Volume 13, April 2009
This has been a month of heightened family time as my father and now my father-in-law are both in the hospital. I recently gave a talk at the Grand Boulevard PPP where I spoke about building your child’s resilience by helping your child process the angry and sad feelings. Well because of my Dad, I have had to practice this exercise numerous times, and I can already see the benefit in my children’s questions and prayers as they continue to process life and death issues. Talking to parents of young children has sparked my memory about birth order and its link to personality. So to keep things a bit light –hearted I have copied the birth order features from the work of Adler and Dreikurs.
Birth Order Characteristics
Alfred Adler introduced the concept of birth order as a way of explaining the differences in human traits and personalities. Today we know that other influences such as environmental factors, the parenting style of our parents, as well as health factors all contribute to forming our personality. The following chart is from the child development site, adapted from Dinkmeyer and McKay.
Birth Order Typical Characteristics:
- Pampered and spoiled.
- Feels incompetent because adults are more capable.
- Is centre of attention; often enjoys position. May feel special
- Relies on service from others rather than own efforts.
- Feels unfairly treated when doesn’t get own way.
- May refuse to cooperate.
- Plays “divide and conquer” to get own way.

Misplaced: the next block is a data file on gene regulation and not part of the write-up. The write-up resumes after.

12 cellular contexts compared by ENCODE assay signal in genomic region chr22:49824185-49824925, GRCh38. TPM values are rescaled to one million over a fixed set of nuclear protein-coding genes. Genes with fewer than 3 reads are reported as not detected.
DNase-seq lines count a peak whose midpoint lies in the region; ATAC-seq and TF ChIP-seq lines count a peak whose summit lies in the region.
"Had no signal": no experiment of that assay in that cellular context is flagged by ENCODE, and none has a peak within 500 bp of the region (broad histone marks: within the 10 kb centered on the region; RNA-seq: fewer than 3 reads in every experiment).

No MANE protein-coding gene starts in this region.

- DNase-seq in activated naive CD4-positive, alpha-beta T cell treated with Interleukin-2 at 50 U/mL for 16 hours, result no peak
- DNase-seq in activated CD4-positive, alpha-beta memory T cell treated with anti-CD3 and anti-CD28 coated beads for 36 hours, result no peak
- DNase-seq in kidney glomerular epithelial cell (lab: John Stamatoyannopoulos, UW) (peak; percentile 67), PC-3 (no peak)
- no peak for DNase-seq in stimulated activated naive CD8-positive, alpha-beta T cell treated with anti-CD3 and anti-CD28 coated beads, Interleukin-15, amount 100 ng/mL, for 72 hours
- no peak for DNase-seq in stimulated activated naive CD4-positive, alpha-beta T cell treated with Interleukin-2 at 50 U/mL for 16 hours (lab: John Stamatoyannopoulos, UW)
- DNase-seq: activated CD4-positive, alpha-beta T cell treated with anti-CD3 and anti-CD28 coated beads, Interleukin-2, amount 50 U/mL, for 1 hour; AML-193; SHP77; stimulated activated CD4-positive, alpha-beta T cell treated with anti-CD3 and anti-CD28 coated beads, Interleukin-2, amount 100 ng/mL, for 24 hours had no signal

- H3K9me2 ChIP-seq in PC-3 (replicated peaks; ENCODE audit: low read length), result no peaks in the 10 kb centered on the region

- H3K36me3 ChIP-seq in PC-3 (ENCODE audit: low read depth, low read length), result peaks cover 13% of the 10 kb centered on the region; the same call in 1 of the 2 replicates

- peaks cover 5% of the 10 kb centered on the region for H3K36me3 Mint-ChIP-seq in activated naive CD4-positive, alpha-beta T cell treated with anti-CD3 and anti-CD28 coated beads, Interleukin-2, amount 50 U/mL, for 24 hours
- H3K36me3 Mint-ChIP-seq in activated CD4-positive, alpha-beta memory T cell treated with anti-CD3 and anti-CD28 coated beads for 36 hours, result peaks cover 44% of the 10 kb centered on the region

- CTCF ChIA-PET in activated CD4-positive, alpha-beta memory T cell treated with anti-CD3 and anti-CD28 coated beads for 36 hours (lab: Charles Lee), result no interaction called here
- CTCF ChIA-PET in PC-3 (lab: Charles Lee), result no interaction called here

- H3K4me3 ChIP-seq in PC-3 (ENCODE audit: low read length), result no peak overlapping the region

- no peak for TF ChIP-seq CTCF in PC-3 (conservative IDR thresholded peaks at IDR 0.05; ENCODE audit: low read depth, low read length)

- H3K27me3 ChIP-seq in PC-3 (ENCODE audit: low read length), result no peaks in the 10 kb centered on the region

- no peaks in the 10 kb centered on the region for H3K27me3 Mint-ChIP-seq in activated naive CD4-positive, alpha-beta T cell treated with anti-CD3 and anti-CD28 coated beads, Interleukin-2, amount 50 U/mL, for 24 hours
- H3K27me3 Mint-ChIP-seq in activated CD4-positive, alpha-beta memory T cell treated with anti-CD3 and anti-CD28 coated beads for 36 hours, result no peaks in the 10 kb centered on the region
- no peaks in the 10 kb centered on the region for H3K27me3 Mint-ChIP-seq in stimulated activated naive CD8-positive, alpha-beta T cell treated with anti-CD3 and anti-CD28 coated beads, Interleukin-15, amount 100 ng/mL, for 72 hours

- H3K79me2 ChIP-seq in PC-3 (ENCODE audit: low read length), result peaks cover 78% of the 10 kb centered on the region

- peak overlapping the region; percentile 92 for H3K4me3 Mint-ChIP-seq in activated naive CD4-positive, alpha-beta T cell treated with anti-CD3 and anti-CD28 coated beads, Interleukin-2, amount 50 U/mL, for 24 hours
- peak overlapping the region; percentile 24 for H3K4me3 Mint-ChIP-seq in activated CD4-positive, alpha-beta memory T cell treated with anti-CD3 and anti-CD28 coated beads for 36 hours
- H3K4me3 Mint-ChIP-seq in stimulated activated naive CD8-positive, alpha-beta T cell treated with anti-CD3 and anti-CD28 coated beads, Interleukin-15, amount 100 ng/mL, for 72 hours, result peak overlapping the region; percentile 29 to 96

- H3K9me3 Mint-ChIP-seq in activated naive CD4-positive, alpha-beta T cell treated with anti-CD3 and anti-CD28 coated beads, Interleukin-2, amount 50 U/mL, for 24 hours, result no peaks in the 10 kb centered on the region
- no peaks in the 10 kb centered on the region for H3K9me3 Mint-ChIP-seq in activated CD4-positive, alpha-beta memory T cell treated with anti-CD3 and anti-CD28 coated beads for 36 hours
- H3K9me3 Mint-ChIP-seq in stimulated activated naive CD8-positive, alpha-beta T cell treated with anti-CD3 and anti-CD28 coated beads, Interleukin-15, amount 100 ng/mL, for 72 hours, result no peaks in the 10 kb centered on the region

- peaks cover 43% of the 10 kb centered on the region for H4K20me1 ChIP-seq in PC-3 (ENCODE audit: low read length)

- Is only child for period of time; used to being center of attention.
- Believes must gain and hold superiority over other children.
- Being right, controlling often important.
- May respond to birth of second child by feeling unloved and neglected.
- Strives to keep or regain parents’ attention through conformity. If this failed, chooses to misbehave.
- May develop competent, responsible behaviour or become very discouraged.
- Sometime strives to protect and help others.
- Strives to please.
- Never has parent’s undivided attention.
- Always has sibling ahead who’s more advanced.
- Acts as if in race, trying to catch up or overtake first child. If first child is “good,” second may become “bad”. Develops abilities first child doesn’t exhibit. If first child successful, may feel uncertain of self and abilities.
- May be a rebel.
- Often doesn’t like position.
- Feels “squeezed” if third child is born.
- May push down other siblings.
Middle Child of Three
- Has neither rights of oldest nor privileges of youngest.
- Feels life is unfair.
- Feels unloved, left out, “squeezed.”
- Feels doesn’t have place in family.
- Becomes discouraged and “problem child” or elevates self by pushing down other siblings
- Is adaptable.
- Learns to deal with both oldest and youngest sibling.
- Behaves like only child.
- Feels every one bigger and more capable.
- Expects others to do things, make decisions, take responsibility.
- Feels smallest and weakest. May not be taken seriously.
- Becomes boss of family in getting service and own way.
- Develops feelings of inferiority or becomes “speeder” and overtakes older siblings.
- Remains “The Baby.” Places other in service.
- If youngest of three, often allies with oldest child against middle child.
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Christine Kutzner, M.Ed. is a Registered Clinical Counsellor providing services to children, parents and families in North and West Vancouver. To inquire, contact Christine.
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